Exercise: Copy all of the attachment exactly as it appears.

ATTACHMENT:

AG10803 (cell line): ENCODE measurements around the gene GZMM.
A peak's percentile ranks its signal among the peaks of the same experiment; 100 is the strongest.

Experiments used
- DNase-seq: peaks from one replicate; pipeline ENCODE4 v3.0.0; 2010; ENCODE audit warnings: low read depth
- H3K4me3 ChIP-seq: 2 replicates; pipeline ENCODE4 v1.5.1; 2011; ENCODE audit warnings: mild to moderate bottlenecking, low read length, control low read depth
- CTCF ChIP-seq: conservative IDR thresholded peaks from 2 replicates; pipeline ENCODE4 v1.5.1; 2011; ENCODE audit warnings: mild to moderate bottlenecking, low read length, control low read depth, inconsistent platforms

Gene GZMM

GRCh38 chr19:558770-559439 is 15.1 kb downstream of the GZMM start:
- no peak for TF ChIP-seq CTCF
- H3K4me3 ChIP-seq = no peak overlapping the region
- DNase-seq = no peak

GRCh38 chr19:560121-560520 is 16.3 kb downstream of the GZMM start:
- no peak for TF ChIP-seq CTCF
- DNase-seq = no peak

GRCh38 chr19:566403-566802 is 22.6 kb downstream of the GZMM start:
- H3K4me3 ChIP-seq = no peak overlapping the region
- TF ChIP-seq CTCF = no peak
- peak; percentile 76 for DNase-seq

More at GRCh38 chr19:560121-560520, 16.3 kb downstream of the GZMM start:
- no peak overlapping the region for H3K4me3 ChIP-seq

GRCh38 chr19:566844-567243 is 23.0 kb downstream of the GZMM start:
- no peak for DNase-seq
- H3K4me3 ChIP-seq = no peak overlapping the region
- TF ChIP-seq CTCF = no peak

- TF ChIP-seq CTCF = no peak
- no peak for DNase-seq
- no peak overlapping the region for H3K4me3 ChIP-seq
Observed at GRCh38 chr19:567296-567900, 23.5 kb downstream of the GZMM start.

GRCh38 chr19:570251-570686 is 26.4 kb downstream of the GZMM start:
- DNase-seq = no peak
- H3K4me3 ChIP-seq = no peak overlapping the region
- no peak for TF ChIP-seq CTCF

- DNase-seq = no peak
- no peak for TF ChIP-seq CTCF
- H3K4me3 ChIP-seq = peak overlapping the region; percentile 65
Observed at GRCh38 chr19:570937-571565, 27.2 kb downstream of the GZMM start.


AG10803 (cell line): ENCODE measurements around the gene GZMM.
A peak's percentile ranks its signal among the peaks of the same experiment; 100 is the strongest.

Experiments used
- DNase-seq: peaks from one replicate; pipeline ENCODE4 v3.0.0; 2010; ENCODE audit warnings: low read depth
- H3K4me3 ChIP-seq: 2 replicates; pipeline ENCODE4 v1.5.1; 2011; ENCODE audit warnings: mild to moderate bottlenecking, low read length, control low read depth
- CTCF ChIP-seq: conservative IDR thresholded peaks from 2 replicates; pipeline ENCODE4 v1.5.1; 2011; ENCODE audit warnings: mild to moderate bottlenecking, low read length, control low read depth, inconsistent platforms

Gene GZMM

GRCh38 chr19:558770-559439 is 15.1 kb downstream of the GZMM start:
- no peak for TF ChIP-seq CTCF
- H3K4me3 ChIP-seq = no peak overlapping the region
- DNase-seq = no peak

GRCh38 chr19:560121-560520 is 16.3 kb downstream of the GZMM start:
- no peak for TF ChIP-seq CTCF
- DNase-seq = no peak

GRCh38 chr19:566403-566802 is 22.6 kb downstream of the GZMM start:
- H3K4me3 ChIP-seq = no peak overlapping the region
- TF ChIP-seq CTCF = no peak
- peak; percentile 76 for DNase-seq

More at GRCh38 chr19:560121-560520, 16.3 kb downstream of the GZMM start:
- no peak overlapping the region for H3K4me3 ChIP-seq

GRCh38 chr19:566844-567243 is 23.0 kb downstream of the GZMM start:
- no peak for DNase-seq
- H3K4me3 ChIP-seq = no peak overlapping the region
- TF ChIP-seq CTCF = no peak

- TF ChIP-seq CTCF = no peak
- no peak for DNase-seq
- no peak overlapping the region for H3K4me3 ChIP-seq
Observed at GRCh38 chr19:567296-567900, 23.5 kb downstream of the GZMM start.

GRCh38 chr19:570251-570686 is 26.4 kb downstream of the GZMM start:
- DNase-seq = no peak
- H3K4me3 ChIP-seq = no peak overlapping the region
- no peak for TF ChIP-seq CTCF

- DNase-seq = no peak
- no peak for TF ChIP-seq CTCF
- H3K4me3 ChIP-seq = peak overlapping the region; percentile 65
Observed at GRCh38 chr19:570937-571565, 27.2 kb downstream of the GZMM start.